Helicobacter pylori is now an accepted gastroduodenal pathogen and is being investigated for possible implications in nongastroenterological conditions such as growth impairment. Subjects infected by cytotoxic Cag-A positive strains seem more likely to develop serious gastroduodenal diseases but the possible role of Cag-A positive strains in non gastroenterological diseases has not been fully investigated. OBJECTIVE: 1) To evaluate the prevalence of Helicobacter pylori infection and Cag-A positivity in short children compared to auxologically normal children. All the subjects were without gastro-intestinal symptoms and were not obese or significantly underweight. 2) To verify the reliability of the ELISA assay for H. pylori. SUBJECTS: H. pylori infection was assessed in 338 children, 182 auxologically normal and 156 short children, with and without deficiency in growth hormone, by the determination of specific IgG antibody. In 79 subjects (all seropositive and a random sample of seronegative children), 13C-urea breath test and cytotoxic Cag-A positive strains were examined. RESULTS: The overall seroprevalence of H. pylori infection by IgG antibody was 18/156 (11.5%) and 13/182 (7.1%) in short and auxologically normal children respectively. The 13C-urea breath test was positive in 29 children: 17 (10.9%) short and 12 (6.6%) auxologically normal. Western blotting documented infection by cytotoxic Cag-A positive strains in 12/17 (70.6%) and 8/12 (66.6%) of short and auxologically normal children respectively. None of the differences between the two groups were significant. CONCLUSIONS: 1) We found a similar prevalence of H. pylori infection and Cag-A positivity in two large pediatric populations of short or auxologically normal children. Therefore: 1) Our data did not confirm a role of H. pylori infection in short stature in children. 2) We found a high reliability of ELISA assay for the detection of IgG antibodies compared to breath test. PMID: 10392367 [PubMed - indexed for MEDLINE]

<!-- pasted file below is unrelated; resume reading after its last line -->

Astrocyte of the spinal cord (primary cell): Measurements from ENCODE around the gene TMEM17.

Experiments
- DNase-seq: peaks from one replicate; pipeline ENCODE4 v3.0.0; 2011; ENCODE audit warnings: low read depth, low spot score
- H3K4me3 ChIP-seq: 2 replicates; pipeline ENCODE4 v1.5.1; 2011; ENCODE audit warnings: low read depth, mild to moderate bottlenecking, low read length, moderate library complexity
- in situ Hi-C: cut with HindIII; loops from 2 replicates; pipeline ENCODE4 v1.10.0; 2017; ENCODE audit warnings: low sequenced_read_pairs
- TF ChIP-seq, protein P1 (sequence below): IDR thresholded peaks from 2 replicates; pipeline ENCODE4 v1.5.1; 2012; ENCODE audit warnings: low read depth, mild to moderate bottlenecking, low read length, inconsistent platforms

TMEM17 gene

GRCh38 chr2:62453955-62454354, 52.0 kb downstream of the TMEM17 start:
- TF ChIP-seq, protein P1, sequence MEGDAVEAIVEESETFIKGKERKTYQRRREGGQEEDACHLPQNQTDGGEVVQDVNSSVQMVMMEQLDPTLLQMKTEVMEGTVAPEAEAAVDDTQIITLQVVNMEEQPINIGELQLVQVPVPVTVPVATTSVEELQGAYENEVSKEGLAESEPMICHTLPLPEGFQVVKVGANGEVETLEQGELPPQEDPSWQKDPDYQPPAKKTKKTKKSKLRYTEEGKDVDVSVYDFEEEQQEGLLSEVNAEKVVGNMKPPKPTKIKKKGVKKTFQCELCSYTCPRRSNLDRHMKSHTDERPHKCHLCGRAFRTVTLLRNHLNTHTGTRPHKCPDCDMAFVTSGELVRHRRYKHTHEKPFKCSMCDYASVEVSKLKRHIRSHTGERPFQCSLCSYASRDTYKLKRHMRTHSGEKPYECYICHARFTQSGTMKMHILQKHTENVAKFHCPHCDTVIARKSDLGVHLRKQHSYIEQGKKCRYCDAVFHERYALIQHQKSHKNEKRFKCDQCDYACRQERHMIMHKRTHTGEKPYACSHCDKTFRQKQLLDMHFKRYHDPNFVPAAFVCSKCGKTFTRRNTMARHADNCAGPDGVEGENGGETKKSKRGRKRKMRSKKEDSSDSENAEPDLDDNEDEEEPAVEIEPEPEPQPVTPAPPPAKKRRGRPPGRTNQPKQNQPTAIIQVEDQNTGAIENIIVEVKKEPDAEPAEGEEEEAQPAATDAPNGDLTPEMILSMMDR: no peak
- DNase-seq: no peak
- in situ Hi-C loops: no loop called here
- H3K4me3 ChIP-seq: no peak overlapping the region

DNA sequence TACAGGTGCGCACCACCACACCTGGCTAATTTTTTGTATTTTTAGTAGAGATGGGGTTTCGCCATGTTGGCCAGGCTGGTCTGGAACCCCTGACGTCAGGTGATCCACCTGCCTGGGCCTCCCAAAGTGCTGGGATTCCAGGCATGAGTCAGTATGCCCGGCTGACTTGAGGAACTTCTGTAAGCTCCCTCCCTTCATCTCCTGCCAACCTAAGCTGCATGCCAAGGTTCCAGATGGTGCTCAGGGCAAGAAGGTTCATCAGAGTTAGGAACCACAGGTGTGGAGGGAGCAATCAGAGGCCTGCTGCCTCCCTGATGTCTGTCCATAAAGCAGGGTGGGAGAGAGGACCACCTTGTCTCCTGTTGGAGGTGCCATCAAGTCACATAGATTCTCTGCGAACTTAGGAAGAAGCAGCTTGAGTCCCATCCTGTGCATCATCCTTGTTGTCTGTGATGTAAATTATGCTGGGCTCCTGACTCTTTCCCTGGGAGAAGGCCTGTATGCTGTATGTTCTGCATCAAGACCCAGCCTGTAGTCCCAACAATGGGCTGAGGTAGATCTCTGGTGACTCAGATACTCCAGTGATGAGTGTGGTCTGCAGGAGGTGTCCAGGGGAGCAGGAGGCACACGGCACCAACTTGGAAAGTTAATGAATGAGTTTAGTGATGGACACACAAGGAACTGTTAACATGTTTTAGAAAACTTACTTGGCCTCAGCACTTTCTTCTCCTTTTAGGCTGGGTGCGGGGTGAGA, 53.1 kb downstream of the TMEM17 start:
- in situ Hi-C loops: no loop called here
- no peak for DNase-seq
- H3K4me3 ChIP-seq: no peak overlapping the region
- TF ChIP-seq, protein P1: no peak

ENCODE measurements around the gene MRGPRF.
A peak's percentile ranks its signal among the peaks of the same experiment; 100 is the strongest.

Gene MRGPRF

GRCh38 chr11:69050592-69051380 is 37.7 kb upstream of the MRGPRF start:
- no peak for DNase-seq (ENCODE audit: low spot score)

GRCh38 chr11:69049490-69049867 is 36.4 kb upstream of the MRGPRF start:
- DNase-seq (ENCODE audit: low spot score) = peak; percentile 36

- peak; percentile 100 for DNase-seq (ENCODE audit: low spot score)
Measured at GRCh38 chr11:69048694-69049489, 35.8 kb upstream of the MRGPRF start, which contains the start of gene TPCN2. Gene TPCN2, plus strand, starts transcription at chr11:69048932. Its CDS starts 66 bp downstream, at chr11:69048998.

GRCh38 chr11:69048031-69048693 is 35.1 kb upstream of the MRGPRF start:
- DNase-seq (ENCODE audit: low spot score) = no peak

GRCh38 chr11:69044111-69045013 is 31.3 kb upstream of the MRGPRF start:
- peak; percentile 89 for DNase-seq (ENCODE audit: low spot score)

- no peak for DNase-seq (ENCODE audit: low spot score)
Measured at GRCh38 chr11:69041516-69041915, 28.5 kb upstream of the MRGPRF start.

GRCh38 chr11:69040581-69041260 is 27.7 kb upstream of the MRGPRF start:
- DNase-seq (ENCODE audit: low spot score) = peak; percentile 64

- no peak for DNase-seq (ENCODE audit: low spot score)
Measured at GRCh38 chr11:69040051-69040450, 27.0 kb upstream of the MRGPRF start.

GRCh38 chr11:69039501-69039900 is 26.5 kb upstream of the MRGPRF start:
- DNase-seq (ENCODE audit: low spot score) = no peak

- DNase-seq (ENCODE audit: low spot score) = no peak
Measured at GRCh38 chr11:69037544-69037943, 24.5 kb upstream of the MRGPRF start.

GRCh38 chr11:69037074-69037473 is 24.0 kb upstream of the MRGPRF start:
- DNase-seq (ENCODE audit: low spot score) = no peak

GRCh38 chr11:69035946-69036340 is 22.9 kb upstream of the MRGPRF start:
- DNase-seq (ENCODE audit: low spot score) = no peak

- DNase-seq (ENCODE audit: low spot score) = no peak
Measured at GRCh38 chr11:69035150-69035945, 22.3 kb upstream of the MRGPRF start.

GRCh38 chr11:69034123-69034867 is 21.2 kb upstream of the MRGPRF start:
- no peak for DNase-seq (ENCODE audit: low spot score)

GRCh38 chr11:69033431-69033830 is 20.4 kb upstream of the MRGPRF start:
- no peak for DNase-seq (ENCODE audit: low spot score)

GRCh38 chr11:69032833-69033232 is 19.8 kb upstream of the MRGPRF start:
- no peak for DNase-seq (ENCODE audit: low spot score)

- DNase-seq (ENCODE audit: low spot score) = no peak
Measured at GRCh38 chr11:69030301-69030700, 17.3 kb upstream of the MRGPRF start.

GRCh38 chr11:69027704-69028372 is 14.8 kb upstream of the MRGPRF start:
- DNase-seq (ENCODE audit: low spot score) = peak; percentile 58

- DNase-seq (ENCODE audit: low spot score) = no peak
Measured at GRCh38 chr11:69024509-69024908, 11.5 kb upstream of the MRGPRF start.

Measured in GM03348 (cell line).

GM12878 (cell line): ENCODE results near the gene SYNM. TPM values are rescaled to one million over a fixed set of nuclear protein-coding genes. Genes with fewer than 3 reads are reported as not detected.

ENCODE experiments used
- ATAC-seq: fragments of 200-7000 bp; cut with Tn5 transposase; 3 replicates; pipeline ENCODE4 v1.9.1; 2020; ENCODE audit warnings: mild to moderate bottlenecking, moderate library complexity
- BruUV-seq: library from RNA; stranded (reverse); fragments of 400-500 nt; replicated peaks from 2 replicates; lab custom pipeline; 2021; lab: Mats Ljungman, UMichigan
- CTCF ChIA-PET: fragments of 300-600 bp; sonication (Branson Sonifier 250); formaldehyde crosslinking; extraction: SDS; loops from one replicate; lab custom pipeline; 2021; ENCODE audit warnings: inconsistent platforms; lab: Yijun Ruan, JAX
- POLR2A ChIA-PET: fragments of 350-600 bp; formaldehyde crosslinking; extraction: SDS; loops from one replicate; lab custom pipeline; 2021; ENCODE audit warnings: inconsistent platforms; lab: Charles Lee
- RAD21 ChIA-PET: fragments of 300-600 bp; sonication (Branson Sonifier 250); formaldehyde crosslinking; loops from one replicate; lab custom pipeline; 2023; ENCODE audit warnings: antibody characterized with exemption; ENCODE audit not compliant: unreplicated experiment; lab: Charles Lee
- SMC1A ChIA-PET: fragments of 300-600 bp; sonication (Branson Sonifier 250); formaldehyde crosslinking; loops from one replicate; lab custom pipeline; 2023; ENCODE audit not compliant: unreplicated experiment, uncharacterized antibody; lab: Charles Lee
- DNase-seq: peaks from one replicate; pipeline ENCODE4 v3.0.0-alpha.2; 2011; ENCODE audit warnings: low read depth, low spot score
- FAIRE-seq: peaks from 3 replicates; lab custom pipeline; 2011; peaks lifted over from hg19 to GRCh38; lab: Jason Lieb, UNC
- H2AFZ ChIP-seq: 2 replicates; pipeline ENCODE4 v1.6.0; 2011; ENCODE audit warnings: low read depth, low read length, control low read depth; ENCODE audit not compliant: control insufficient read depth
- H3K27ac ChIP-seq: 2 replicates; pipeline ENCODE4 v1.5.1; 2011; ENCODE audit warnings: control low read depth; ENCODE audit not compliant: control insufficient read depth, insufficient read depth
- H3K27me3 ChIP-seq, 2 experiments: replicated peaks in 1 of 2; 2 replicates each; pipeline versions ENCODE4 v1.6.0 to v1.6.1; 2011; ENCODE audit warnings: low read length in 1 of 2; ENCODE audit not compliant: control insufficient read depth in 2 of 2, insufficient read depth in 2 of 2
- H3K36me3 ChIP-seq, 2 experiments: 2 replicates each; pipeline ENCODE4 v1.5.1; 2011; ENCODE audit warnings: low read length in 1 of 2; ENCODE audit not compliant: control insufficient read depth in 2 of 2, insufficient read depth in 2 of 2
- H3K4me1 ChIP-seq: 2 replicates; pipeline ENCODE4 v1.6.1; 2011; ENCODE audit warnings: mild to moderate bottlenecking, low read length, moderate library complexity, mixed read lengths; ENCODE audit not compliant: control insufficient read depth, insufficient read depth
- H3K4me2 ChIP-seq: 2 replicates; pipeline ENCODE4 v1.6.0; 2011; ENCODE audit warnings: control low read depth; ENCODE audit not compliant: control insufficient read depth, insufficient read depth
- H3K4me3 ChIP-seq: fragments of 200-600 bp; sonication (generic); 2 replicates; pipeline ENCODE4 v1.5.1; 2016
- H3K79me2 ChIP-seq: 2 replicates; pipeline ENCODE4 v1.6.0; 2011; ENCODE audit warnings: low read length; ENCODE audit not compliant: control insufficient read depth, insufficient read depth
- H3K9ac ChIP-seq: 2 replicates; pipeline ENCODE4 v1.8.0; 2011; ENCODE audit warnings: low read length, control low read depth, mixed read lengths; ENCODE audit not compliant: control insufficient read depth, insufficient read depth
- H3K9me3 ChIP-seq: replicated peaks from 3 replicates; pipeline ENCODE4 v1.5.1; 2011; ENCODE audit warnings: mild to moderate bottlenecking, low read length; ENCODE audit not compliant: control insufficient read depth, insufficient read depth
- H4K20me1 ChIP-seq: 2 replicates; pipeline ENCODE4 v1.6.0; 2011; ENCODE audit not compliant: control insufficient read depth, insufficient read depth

Cacciari, E., Menegatti, M., Salardi, S., Alì, A., Altomare, S.f., Figura, N., et al. (1999). Helicobacter pylori infection and cytotoxin antigen associated gene “A” status in short children. JOURNAL OF PEDIATRIC ENDOCRINOLOGY & METABOLISM, 12, 197-201.

Helicobacter pylori infection and cytotoxin antigen associated gene “A” status in short children

FIGURA, NATALE;
1999

Abstract

Helicobacter pylori is now an accepted gastroduodenal pathogen and is being investigated for possible implications in nongastroenterological conditions such as growth impairment. Subjects infected by cytotoxic Cag-A positive strains seem more likely to develop serious gastroduodenal diseases but the possible role of Cag-A positive strains in non gastroenterological diseases has not been fully investigated. OBJECTIVE: 1) To evaluate the prevalence of Helicobacter pylori infection and Cag-A positivity in short children compared to auxologically normal children. All the subjects were without gastro-intestinal symptoms and were not obese or significantly underweight. 2) To verify the reliability of the ELISA assay for H. pylori. SUBJECTS: H. pylori infection was assessed in 338 children, 182 auxologically normal and 156 short children, with and without deficiency in growth hormone, by the determination of specific IgG antibody. In 79 subjects (all seropositive and a random sample of seronegative children), 13C-urea breath test and cytotoxic Cag-A positive strains were examined. RESULTS: The overall seroprevalence of H. pylori infection by IgG antibody was 18/156 (11.5%) and 13/182 (7.1%) in short and auxologically normal children respectively. The 13C-urea breath test was positive in 29 children: 17 (10.9%) short and 12 (6.6%) auxologically normal. Western blotting documented infection by cytotoxic Cag-A positive strains in 12/17 (70.6%) and 8/12 (66.6%) of short and auxologically normal children respectively. None of the differences between the two groups were significant. CONCLUSIONS: 1) We found a similar prevalence of H. pylori infection and Cag-A positivity in two large pediatric populations of short or auxologically normal children. Therefore: 1) Our data did not confirm a role of H. pylori infection in short stature in children. 2) We found a high reliability of ELISA assay for the detection of IgG antibodies compared to breath test. PMID: 10392367 [PubMed - indexed for MEDLINE]
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Utilizza questo identificativo per citare o creare un link a questo documento: http://hdl.handle.net/11365/2701
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